Adding vCE, which includes metrics on whether an ad was viewed and whether it was viewed by the target audience, will also let Google share more data with advertisers.
For comScore, the deal is a huge win in terms of scale, said comScore president Serge Matta. “DoubleClick is the largest ad server out there and integrating with them helps us significantly,” Matta told AdExchanger.
ComScore’s vCE technology will be applied to Google’s display and video inventory in approximately six months, followed by mobile, said Matta. The ultimate goal is to apply vCE across platforms, including TV. “Integrating TV into vCE and providing a cross-platform [solution] is on our roadmap,” Matta said, “but you have to start somewhere.”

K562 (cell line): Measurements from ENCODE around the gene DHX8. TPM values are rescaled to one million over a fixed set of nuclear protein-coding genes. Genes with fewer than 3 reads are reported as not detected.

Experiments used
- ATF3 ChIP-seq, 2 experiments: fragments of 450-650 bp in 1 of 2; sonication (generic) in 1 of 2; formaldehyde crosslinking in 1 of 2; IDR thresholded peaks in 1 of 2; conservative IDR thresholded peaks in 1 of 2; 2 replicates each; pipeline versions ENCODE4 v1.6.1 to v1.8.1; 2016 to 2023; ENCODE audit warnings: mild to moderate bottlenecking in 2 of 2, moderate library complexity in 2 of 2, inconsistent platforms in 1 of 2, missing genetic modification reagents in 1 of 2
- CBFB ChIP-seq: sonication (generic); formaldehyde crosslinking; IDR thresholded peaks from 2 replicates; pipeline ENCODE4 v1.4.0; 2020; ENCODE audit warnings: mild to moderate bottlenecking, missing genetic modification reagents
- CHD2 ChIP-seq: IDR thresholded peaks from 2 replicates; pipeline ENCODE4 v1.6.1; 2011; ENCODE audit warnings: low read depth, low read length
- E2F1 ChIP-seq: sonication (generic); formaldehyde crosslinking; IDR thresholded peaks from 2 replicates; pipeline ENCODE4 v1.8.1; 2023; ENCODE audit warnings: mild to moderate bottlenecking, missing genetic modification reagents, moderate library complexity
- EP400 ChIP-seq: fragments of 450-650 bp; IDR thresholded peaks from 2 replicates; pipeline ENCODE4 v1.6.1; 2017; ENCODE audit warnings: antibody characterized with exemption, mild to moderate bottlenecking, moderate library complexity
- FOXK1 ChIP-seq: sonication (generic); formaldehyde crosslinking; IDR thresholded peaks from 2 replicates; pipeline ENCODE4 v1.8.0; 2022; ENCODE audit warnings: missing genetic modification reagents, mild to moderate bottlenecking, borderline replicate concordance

At the same time, comScore needs to remain an independent third party, and so the company will continue to offer vCE outside of DoubleClick. ComScore also will not have any insight into Google’s relationships with advertisers through vCE, Matta added.
Additionally, comScore has started getting its vCE technology and the DoubleClick integration accredited by the Media Rating Council (MRC).
“It’s one thing to be integrated into DoubleClick, but we need another independent, third party like the MRC body to validate our methodologies and the integration,” Matta said.
Last year, Google allowed Nielsen to put its measurement tags (Online Campaign Ratings) on YouTube, in addition to comScore’s measurement tags.